Consider what absolutely must be done for each, iteration and recursion.

  • iteration: a jump to beginning of loop
  • recursion: a jump to beginning of called function

You see that there is not much room for differences here.

(I assume recursion being a tail-call and compiler being aware of that optimization).

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Tail recursion is as fast as looping. Many functional languages have tail recursion implemented in them.

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Tail recursion can be as fast as looping, when a tail call optimization is implemented: c2.com/cgi/wiki?TailCallOptimization –  Joachim Sauer Apr 16 '10 at 7:13

Recursion may well be faster where the alternative is to explicitly manage a stack, like in the sorting or binary tree algorithms you mention.

I've had a case where rewriting a recursive algorithm in Java made it slower.

So the right approach is to first write it in the most natural way, only optimize if profiling shows it is critical, and then measure the supposed improvement.

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+1 for "first write it in the most natural way" and especially "only optimize if profiling shows it is critical" –  TripeHound Apr 16 at 14:39

In any realistic system, no, creating a stack frame will always be more expensive than an INC and a JMP. That's why really good compilers automatically transform tail recursion into a call to the same frame, i.e. without the overhead, so you get the more readable source version and the more efficient compiled version. A really, really good compiler should even be able to transform normal recursion into tail recursion where that is possible.

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This is a guess. Generally recursion probably doesn't beat looping often or ever on problems of decent size if both are using really good algorithms(not counting implementation difficulty) , it may be different if used with a language w/ tail call recursion(and a tail recursive algorithm and with loops also as part of the language)-which would probably have very similar and possibly even prefer recursion some of the time.

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In general, no, recursion will not be faster than a loop in any realistic usage that has viable implementations in both forms. I mean, sure, you could code up loops that take forever, but there would be better ways to implement the same loop that could outperform any implementation of the same problem via recursion.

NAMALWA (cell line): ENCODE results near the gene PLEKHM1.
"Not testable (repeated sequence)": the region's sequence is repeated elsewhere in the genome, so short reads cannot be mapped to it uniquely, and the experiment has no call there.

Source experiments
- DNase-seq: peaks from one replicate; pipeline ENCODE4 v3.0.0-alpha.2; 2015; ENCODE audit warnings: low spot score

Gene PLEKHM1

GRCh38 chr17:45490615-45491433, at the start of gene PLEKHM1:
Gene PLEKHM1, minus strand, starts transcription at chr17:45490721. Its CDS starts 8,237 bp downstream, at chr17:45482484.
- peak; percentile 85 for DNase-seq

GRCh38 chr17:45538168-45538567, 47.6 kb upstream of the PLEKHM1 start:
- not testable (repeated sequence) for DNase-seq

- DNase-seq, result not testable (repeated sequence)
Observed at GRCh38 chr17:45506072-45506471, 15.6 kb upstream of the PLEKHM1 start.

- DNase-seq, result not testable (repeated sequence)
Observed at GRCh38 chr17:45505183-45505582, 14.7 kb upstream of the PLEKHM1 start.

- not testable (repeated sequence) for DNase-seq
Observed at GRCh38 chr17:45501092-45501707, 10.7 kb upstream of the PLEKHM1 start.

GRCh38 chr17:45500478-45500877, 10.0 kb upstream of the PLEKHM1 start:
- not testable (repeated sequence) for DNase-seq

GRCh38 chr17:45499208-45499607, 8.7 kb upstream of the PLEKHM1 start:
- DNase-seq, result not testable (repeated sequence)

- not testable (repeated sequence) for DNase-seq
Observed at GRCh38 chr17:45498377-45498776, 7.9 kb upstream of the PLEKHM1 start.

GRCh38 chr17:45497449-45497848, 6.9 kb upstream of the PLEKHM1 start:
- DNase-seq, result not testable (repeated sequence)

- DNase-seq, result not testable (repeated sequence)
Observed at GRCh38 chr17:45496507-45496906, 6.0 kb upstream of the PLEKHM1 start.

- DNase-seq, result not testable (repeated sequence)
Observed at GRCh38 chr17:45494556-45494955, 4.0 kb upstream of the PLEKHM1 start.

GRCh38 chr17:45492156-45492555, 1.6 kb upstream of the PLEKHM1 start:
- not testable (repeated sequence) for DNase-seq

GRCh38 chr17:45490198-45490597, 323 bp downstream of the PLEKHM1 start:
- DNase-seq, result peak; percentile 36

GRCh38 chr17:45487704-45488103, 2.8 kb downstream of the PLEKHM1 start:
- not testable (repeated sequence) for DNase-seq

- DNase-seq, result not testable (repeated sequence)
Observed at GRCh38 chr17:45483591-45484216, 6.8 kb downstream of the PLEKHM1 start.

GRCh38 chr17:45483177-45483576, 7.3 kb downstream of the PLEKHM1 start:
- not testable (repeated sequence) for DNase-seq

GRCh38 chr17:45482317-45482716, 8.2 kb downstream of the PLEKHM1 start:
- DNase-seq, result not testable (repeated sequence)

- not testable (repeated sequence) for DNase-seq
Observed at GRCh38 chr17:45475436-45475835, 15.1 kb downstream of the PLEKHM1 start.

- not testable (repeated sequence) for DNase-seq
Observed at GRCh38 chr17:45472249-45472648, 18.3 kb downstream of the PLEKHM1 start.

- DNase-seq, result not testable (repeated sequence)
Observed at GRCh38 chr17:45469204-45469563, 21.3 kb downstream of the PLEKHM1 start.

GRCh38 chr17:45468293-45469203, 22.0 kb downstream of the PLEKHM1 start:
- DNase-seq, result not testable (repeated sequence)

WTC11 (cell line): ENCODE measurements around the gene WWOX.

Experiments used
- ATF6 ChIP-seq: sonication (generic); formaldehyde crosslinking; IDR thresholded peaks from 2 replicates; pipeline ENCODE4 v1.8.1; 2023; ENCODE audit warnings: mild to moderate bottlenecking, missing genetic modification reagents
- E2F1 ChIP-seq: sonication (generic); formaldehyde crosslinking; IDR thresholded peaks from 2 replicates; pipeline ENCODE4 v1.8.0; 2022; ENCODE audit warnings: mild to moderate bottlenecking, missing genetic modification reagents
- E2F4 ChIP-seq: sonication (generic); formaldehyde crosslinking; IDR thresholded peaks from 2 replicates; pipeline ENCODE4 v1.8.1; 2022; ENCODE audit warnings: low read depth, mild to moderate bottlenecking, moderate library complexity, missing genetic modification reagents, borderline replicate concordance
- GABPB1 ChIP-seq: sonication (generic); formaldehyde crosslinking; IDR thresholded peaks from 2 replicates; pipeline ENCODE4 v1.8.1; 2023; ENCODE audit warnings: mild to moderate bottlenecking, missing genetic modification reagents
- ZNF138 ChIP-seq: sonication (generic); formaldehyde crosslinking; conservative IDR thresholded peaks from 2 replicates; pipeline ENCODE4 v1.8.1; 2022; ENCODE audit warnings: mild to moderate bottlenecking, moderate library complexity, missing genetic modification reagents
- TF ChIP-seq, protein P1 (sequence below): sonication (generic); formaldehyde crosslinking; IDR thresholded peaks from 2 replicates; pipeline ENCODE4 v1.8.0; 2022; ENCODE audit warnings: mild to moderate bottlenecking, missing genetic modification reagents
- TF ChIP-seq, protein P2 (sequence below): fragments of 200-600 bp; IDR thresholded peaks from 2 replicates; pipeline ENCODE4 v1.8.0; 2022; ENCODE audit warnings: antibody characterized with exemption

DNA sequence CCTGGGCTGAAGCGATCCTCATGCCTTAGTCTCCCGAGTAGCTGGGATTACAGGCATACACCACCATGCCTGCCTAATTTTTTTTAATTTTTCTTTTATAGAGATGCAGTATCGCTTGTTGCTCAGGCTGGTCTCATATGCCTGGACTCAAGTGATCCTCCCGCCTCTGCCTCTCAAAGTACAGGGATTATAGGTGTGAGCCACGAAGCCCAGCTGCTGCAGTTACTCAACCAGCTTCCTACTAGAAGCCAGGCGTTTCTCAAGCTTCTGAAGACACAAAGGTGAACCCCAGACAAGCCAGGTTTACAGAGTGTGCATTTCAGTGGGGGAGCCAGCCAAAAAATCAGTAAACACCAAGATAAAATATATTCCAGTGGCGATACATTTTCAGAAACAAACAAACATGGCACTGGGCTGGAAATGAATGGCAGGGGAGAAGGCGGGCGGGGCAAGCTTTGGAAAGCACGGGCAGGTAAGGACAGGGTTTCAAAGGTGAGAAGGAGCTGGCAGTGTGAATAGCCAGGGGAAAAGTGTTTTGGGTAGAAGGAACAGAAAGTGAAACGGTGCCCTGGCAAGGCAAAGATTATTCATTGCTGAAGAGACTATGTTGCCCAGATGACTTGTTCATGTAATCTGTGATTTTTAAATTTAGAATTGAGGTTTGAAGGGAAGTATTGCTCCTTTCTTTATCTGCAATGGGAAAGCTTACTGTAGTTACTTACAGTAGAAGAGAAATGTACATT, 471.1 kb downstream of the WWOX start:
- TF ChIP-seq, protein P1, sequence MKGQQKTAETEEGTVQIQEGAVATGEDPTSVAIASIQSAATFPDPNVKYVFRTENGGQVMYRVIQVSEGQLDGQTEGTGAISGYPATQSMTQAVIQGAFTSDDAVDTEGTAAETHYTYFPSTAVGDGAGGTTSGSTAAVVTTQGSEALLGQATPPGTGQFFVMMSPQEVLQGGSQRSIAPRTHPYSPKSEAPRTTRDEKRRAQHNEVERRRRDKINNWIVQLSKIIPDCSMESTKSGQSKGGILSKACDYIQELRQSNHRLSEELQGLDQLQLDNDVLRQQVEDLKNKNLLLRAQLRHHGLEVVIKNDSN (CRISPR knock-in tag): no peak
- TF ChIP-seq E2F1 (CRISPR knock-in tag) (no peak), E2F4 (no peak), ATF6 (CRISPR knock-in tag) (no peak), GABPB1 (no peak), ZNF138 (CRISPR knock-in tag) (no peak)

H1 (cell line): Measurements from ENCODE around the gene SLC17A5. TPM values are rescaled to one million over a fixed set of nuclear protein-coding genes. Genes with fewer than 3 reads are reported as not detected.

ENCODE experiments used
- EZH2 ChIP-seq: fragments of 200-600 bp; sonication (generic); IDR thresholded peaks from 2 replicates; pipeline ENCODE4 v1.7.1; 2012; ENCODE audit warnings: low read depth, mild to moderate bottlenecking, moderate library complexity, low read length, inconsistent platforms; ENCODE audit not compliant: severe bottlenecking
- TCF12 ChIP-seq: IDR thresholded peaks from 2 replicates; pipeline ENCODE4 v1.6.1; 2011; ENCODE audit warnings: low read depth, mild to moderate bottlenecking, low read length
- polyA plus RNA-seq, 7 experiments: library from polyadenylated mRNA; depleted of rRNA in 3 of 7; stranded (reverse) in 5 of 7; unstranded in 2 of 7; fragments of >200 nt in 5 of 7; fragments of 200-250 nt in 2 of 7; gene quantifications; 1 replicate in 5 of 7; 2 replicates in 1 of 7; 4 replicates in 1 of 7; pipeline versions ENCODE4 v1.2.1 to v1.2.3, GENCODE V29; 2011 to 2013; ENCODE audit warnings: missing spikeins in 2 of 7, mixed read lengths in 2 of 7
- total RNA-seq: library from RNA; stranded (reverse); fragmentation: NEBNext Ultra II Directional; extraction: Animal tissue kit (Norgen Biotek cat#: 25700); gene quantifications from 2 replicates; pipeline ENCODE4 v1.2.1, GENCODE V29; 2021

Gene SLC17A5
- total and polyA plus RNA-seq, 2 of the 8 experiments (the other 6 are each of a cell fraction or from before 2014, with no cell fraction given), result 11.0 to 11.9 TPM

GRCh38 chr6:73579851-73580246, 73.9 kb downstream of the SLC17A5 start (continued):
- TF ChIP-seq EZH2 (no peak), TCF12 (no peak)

You hit the nail on the head regarding the reason; creating and destroying stack frames is more expensive than a simple jump.

However, do note that I said "has viable implementations in both forms". For things like many sorting algorithms, there tends to not be a very viable way of implementing them that doesn't effectively set up its own version of a stack, due to the spawning of child "tasks" that are inherently part of the process. Thus, recursion may be just as fast as attempting to implement the algorithm via looping.

Edit: This answer is assuming non-functional languages, where most basic data types are mutable. It does not apply to functional languages.

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That's also why several cases of recursion are often optimized by compilers in languages where recursion is frequently used. In F#, for instance, in addition to full support to tail recursive functions with the .tail opcode, you often see a recursive function compiled as a loop. –  emaster70 Apr 16 '10 at 6:51
    
Yep. Tail recursion can sometimes be the best of both worlds - the functionally "appropriate" way to implement a recursive task, and the performance of using a loop. –  Amber Apr 16 '10 at 6:53
    
This is not, in general, correct. In some environments, mutation (which interacts with GC) is more expensive than tail recursion, which is transformed into a simpler loop in the output which does not use an extra stack frame. –  Dietrich Epp Apr 16 '10 at 7:04

According to theory its the same things. Recursion and loop with the same O() complexity will work with the same theoretical speed, but of course real speed depends on language, compiler and processor. Example with power of number can be coded in iteration way with O(ln(n)):

  int power(int t, int k) {
  int res = 1;
  while (k) {
    if (k & 1) res *= t;
    t *= t;
    k >>= 1;
  }
  return res;
  }
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protected by Srikar Appal Jul 29 '13 at 4:35